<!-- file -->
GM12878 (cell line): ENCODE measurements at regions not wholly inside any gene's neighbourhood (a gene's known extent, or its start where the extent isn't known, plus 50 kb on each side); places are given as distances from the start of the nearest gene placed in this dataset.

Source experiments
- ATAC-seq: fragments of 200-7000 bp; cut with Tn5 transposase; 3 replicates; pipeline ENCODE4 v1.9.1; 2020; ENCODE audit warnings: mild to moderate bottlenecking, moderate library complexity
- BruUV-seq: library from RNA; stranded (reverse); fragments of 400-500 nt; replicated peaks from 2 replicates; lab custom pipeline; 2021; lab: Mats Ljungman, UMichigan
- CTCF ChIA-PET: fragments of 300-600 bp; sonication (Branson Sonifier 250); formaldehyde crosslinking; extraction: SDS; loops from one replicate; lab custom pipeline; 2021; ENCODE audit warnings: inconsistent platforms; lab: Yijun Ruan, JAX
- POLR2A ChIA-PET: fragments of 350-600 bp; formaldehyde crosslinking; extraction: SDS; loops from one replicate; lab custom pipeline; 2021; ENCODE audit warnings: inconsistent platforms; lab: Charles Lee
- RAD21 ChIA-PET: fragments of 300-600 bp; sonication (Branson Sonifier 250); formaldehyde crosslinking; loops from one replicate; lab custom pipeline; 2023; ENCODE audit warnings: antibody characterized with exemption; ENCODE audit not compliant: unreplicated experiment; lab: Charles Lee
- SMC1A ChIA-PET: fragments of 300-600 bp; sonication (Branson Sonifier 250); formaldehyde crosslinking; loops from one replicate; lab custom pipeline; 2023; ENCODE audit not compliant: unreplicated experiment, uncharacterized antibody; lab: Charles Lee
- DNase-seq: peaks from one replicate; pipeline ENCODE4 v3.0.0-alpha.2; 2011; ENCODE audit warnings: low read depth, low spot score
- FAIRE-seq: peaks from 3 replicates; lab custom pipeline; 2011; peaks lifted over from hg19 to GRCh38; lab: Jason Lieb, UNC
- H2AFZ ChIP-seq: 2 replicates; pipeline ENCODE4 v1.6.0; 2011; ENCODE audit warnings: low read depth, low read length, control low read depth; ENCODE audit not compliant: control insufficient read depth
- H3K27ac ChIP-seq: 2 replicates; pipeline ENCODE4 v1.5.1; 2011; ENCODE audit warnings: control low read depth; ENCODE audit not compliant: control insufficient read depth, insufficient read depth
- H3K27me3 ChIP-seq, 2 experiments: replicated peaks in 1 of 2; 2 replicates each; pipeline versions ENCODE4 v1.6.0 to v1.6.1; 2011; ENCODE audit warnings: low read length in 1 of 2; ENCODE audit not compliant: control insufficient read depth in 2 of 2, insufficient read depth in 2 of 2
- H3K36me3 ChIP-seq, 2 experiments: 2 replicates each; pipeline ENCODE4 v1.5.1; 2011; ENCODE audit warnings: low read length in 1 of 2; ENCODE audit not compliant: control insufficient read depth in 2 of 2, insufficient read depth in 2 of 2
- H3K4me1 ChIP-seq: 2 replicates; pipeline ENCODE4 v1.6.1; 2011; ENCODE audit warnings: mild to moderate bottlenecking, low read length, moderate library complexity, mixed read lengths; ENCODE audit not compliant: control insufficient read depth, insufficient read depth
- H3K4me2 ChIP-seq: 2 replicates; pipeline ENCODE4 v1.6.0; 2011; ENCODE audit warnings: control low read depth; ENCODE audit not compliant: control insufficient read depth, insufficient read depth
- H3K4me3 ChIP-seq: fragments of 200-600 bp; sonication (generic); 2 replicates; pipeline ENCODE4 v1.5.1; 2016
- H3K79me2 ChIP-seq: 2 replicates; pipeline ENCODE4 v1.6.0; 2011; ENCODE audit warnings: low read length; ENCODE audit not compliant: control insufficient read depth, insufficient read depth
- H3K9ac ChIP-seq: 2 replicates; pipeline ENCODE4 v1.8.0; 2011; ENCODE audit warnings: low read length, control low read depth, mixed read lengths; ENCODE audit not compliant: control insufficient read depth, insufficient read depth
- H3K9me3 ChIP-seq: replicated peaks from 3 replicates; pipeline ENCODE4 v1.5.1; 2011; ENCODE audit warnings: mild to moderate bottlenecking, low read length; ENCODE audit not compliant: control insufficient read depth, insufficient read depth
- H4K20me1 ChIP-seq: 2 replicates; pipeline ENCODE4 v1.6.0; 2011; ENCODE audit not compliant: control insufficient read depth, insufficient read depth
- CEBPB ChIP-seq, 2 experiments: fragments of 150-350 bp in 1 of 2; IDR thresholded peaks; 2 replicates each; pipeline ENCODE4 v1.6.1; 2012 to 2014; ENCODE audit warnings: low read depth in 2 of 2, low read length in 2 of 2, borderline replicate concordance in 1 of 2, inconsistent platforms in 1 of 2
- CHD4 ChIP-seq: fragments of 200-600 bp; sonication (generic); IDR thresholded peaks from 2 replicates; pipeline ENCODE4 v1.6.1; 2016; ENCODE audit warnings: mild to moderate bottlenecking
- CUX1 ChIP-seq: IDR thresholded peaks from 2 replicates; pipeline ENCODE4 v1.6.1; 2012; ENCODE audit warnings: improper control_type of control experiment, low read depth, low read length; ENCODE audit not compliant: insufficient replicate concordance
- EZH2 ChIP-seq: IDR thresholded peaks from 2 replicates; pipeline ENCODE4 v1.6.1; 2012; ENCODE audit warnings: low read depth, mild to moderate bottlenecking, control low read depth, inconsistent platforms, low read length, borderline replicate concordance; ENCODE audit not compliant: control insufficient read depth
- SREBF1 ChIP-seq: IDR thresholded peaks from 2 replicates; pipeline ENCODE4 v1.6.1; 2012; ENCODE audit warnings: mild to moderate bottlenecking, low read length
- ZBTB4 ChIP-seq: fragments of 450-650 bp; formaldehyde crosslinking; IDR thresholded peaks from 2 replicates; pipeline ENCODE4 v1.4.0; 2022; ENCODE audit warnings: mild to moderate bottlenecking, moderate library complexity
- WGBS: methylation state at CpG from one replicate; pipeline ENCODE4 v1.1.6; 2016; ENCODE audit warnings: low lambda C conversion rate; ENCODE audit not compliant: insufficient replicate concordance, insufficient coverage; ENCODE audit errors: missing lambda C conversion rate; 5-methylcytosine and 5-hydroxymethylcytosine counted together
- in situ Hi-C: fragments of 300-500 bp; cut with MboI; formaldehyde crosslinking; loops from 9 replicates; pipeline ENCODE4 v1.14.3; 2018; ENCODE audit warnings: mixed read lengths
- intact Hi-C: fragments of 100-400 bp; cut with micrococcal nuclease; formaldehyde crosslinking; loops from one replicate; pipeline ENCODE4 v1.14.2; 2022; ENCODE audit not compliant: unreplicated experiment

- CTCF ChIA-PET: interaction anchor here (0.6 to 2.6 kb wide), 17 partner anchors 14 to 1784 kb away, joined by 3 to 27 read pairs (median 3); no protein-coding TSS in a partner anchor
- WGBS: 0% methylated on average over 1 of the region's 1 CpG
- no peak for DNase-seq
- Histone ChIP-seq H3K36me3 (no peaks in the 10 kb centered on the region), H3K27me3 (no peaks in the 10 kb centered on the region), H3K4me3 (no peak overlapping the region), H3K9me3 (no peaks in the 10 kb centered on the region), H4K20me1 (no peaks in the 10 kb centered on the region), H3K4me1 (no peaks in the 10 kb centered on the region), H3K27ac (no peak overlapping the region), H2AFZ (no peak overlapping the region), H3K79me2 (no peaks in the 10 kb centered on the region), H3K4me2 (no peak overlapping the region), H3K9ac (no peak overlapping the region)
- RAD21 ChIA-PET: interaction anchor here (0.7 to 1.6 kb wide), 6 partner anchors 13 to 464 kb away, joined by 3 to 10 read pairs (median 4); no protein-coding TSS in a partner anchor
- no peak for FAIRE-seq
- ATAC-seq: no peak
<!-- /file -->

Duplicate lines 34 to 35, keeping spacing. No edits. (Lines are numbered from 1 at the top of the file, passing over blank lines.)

- Histone ChIP-seq H3K36me3 (no peaks in the 10 kb centered on the region), H3K27me3 (no peaks in the 10 kb centered on the region), H3K4me3 (no peak overlapping the region), H3K9me3 (no peaks in the 10 kb centered on the region), H4K20me1 (no peaks in the 10 kb centered on the region), H3K4me1 (no peaks in the 10 kb centered on the region), H3K27ac (no peak overlapping the region), H2AFZ (no peak overlapping the region), H3K79me2 (no peaks in the 10 kb centered on the region), H3K4me2 (no peak overlapping the region), H3K9ac (no peak overlapping the region)
- RAD21 ChIA-PET: interaction anchor here (0.7 to 1.6 kb wide), 6 partner anchors 13 to 464 kb away, joined by 3 to 10 read pairs (median 4); no protein-coding TSS in a partner anchor